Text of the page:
NACCHO Aboriginal #MentalHealth and #SuicidePrevention : @ozprodcom issues paper on #MentalHealth in Australia is now available. It asks a range of questions which they seek information and feedback on. Submissions or comments are due by Friday 5 April.

 ” Many Australians experience difficulties with their mental health. Mental illness is the single largest contributor to years lived in ill-health and is the third largest contributor (after cancer and cardiovascular conditions) to a reduction in the total years of healthy life for Australians (AIHW 2016).

Almost half of all Australian adults have met the diagnostic criteria for an anxiety, mood or substance use disorder at some point in their lives, and around 20% will meet the criteria in a given year (ABS 2008). This is similar to the average experience of developed countries (OECD 2012, 2014).”

Download the PC issues paper HERE mental-health-issues

See Productivity Commission Website for More info 

“Clearly Australia’s mental health system is failing Aboriginal people, with Aboriginal communities devastated by high rates of suicide and poorer mental health outcomes. Poor mental health in Aboriginal communities often stems from historic dispossession, racism and a poor sense of connection to self and community. 

It is compounded by people’s lack of access to meaningful and ongoing education and employment. Drug and alcohol related conditions are also commonly identified in persons with poor mental health.

NACCHO Chairperson, Matthew Cooke 2015 Read in full Here 

Read over 200 Aboriginal Mental Health Suicide Prevention articles published by NACCHO over the past 7 years 

Despite a plethora of past reviews and inquiries into mental health in Australia, and positive reforms in services and their delivery, many people are still not getting the support they need to maintain good mental health or recover from episodes of mental ill‑health. Mental health in Australia is characterised by:

  • more than 3 100 deaths from suicide in 2017, an average of almost 9 deaths per day, and a suicide rate for Indigenous Australians that is much higher than for other Australians (ABS 2018)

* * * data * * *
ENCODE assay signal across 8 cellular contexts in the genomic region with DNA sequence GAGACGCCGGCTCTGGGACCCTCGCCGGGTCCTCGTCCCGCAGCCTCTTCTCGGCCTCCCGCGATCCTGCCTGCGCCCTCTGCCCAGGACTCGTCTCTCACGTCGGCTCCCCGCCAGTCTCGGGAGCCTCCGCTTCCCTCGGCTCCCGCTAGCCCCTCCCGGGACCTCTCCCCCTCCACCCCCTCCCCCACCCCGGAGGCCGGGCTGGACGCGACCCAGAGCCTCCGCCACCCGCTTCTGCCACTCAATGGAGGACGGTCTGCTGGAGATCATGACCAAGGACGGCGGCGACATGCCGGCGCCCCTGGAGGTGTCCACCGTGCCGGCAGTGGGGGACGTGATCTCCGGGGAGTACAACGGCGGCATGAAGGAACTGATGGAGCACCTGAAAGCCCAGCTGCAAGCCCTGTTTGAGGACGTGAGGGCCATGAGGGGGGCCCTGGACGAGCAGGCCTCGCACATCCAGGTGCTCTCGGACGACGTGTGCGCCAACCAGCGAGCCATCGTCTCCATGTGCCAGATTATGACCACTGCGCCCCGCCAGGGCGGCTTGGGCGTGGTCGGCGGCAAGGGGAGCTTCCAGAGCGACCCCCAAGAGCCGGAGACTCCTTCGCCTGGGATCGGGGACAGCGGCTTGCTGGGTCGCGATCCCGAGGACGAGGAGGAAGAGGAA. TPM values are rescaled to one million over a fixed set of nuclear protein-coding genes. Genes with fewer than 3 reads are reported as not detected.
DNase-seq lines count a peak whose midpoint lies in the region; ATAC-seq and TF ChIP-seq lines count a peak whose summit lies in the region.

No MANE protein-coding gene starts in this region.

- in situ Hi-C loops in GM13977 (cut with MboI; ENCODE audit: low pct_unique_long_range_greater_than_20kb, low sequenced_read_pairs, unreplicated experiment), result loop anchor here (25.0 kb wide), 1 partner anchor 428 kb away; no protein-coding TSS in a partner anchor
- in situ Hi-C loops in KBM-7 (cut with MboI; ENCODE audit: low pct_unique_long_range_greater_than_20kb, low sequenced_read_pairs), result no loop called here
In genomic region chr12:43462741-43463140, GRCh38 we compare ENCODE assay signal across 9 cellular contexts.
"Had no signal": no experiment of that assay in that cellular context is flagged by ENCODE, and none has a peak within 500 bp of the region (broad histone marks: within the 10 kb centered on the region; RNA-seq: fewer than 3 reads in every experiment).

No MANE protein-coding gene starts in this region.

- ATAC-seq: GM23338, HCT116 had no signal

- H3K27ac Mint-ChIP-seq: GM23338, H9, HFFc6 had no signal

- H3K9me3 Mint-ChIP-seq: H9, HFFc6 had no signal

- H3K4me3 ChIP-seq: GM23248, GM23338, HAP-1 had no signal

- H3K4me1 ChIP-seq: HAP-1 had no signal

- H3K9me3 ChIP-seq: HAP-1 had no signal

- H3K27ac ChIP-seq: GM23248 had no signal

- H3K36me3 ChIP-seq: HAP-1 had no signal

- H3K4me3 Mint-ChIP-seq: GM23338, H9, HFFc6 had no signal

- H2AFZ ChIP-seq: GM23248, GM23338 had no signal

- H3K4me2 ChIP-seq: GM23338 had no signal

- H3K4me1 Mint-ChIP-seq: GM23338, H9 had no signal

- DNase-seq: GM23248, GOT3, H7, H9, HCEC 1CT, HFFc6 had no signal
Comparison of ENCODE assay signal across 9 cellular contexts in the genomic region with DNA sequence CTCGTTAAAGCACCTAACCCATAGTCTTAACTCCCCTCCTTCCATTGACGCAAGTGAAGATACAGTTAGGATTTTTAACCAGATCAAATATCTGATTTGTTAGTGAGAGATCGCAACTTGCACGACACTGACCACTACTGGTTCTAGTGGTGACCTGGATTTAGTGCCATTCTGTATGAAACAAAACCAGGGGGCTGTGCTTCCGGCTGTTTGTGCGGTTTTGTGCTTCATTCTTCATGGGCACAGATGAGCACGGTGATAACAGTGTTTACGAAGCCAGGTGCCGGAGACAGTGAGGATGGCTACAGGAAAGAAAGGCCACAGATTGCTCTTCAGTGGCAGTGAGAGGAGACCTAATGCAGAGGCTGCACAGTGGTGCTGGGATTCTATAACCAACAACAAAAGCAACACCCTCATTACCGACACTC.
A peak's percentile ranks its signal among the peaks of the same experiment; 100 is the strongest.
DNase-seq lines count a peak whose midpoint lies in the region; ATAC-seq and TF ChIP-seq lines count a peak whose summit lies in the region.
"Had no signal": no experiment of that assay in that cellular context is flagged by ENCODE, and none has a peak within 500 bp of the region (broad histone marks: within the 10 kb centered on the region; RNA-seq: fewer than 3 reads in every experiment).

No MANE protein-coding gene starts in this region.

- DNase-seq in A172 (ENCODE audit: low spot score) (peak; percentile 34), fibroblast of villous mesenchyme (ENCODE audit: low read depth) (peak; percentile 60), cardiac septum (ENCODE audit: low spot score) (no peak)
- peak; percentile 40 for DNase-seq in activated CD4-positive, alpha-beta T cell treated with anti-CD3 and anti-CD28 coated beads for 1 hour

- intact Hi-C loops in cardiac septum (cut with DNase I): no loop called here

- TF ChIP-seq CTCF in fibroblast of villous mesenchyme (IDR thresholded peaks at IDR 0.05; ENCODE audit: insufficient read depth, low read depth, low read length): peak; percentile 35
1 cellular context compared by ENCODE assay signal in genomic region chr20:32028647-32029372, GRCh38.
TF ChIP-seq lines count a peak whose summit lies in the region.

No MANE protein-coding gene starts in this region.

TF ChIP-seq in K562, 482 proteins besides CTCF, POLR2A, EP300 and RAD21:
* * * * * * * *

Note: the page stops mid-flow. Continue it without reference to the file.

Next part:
• for those living with a mental illness, lower average life expectancy than the general population with significant comorbidity issues — most early deaths of psychiatric patients are due to physical health conditions
  • gaps in services and supports for particular demographic groups, such as youth, elderly people in aged care facilities, Indigenous Australians, individuals from culturally diverse backgrounds, and carers of people with a mental illness
  • a lack of continuity in care across services and for those with episodic conditions who may need services and supports on an irregular or non-continuous basis
  • a variety of programs and supports that have been successfully trialled or undertaken for small populations but have been discontinued or proved difficult to scale up for broader benefits
  • significant stigma and discrimination around mental ill-health, particularly compared with physical illness.

The Productivity Commission has been asked to undertake an inquiry into the role of mental health in supporting social and economic participation, and enhancing productivity and economic growth (these terms are defined, for the purpose of this inquiry, in box 1).

By examining mental health from a participation and contribution perspective, this inquiry will essentially be asking how people can be enabled to reach their potential in life, have purpose and meaning, and contribute to the lives of others. That is good for individuals and for the whole community.

Background

In 2014-15, four million Australians reported having experienced a common mental disorder.

Mental health is a key driver of economic participation and productivity in Australia, and hence has the potential to impact incomes and living standards and social engagement and connectedness. Improved population mental health could also help to reduce costs to the economy over the long term.

Australian governments devote significant resources to promoting the best possible mental health and wellbeing outcomes. This includes the delivery of acute, recovery and rehabilitation health services, trauma informed care, preventative and early intervention programs, funding non-government organisations and privately delivered services, and providing income support, education, employment, housing and justice. It is important that policy settings are sustainable, efficient and effective in achieving their goals.

Employers, not-for-profit organisations and carers also play key roles in the mental health of Australians. Many businesses are developing initiatives to support and maintain positive mental health outcomes for their employees as well as helping employees with mental illhealth continue to participate in, or return to, work.

Scope of the inquiry

The Commission should consider the role of mental health in supporting economic participation, enhancing productivity and economic growth. It should make recommendations, as necessary, to improve population mental health, so as to realise economic and social participation and productivity benefits over the long term.

Without limiting related matters on which the Commission may report, the Commission should:

  • examine the effect of supporting mental health on economic and social participation, productivity and the Australian economy;